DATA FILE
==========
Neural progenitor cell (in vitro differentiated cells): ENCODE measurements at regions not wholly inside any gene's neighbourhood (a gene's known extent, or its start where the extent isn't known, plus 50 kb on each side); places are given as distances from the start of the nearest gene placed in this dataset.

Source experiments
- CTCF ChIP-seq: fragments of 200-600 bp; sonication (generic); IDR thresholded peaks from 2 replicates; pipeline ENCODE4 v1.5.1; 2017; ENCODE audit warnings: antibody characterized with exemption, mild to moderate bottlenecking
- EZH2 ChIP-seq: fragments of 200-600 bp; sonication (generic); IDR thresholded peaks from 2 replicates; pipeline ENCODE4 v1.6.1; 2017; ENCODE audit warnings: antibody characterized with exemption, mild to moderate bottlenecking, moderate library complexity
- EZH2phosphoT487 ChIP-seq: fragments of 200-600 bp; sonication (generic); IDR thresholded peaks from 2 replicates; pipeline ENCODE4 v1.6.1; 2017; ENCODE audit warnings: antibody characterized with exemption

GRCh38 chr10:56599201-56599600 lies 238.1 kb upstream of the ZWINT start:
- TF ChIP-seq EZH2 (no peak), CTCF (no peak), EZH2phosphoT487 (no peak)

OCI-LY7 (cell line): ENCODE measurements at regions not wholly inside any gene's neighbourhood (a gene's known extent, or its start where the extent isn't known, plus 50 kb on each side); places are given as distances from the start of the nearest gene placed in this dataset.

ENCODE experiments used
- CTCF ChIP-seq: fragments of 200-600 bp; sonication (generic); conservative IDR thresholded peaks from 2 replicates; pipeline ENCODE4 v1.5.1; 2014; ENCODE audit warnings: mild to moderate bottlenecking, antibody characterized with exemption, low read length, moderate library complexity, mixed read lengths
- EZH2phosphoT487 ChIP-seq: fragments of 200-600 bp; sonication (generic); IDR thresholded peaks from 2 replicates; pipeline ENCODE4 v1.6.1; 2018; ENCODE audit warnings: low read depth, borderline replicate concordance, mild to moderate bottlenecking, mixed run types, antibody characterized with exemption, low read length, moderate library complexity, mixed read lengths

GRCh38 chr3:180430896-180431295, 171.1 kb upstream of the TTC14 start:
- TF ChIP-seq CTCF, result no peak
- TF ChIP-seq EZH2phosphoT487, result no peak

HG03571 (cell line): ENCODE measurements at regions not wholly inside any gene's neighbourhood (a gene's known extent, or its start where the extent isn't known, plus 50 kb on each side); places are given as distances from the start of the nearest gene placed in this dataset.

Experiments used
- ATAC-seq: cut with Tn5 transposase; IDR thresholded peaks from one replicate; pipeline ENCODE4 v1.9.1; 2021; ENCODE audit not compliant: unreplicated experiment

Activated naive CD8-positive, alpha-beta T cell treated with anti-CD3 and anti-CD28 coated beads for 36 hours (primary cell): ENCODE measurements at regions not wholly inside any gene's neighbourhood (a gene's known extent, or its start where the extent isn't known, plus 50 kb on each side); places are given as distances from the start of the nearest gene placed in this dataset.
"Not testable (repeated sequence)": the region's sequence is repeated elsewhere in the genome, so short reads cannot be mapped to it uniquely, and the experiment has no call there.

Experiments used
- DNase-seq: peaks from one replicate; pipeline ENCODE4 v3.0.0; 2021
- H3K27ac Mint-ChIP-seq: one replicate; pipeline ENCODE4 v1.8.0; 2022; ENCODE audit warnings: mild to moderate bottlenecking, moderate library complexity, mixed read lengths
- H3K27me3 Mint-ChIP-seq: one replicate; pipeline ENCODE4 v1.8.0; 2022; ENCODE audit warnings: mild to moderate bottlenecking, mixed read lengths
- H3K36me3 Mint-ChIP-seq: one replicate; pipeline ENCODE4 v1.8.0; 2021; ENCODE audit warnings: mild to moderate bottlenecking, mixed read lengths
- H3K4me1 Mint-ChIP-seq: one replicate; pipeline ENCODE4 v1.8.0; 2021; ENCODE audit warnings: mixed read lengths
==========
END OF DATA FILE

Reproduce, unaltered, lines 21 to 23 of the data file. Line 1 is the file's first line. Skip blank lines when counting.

- DNase-seq: peaks from one replicate; pipeline ENCODE4 v3.0.0; 2021
- H3K27ac Mint-ChIP-seq: one replicate; pipeline ENCODE4 v1.8.0; 2022; ENCODE audit warnings: mild to moderate bottlenecking, moderate library complexity, mixed read lengths
- H3K27me3 Mint-ChIP-seq: one replicate; pipeline ENCODE4 v1.8.0; 2022; ENCODE audit warnings: mild to moderate bottlenecking, mixed read lengths